will be buttons worn on every-
To summarize briefly, some of
the other debatable questions
we talked on were: Terry-cloth
formats, slicker suits, denim
dressy coats, gunny-sac dresses,
and s p o n g e-r u b b er dressey
they have been wearing for the
past few years. . I
Naturally we all feel that we
the authorities on campus
College Health Conference
To Convene On NU Campus
Army ROTC Men Elect
Tavis To COA Council
Dick Tavis was elected armv
representative to the executive sent a concert Sunday at the First
council of Candidate Officers as- Plymouth-Congregational church
sociation at a recent meeting of at 5 P-m.
the army branch of COA. j Dr. Arthur Westbrook, director
Tavis is a sophomore in the Col-; of the school of fine arts, will
lege of Business Administration' direct the concert.
and a member of Sigma Chi. I The processional; the "Requiem"
The executive council is the by Gabriel Faure, accompanied by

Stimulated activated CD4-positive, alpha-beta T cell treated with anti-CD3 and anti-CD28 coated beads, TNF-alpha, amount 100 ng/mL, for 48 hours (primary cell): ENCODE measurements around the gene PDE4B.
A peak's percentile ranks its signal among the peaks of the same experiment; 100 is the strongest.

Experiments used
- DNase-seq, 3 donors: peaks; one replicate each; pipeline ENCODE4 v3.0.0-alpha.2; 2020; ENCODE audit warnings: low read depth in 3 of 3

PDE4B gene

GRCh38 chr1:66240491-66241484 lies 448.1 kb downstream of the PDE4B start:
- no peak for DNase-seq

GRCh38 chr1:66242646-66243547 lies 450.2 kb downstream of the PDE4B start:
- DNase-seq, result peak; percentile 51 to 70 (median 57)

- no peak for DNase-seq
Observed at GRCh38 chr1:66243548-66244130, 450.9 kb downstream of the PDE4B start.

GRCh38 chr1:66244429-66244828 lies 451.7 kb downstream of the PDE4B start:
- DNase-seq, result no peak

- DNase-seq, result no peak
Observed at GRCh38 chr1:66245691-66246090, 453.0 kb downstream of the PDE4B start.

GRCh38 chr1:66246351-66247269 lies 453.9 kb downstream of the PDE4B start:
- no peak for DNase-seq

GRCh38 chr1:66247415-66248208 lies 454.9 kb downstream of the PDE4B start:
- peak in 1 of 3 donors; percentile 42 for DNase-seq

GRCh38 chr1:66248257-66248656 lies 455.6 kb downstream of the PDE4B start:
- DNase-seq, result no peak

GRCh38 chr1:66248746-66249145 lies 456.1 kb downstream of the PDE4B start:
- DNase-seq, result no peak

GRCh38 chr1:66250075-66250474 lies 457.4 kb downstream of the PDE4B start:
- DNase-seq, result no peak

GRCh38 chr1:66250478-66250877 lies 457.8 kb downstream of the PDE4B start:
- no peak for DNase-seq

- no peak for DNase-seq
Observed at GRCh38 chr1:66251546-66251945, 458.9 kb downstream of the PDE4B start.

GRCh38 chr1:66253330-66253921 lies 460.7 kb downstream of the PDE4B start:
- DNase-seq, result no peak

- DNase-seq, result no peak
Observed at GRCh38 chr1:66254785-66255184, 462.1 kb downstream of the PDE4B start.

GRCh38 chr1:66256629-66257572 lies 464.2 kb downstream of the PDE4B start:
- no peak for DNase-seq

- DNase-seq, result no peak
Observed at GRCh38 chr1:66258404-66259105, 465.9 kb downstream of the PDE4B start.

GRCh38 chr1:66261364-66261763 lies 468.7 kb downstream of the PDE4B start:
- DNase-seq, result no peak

! policy making unit of COA. It is Myron Roberts, associate profes
sor oi organ and theory; and t an
wear, so
Tri Sci To Hold Contest
For NU Undergraduates
we decided to make a Tri Sci, anthropology, social must accompany each paper.
few changes that will be so much
of a relief to the busy twenty-
hour-a-day coed.
I imagine we shook our heads
for at least a couple of hours
over the fact that everyone
wears white anklets. Isn't it
strange because by the end of
the day they are usually dirty
and very drab looking? So we
columnists feel that this year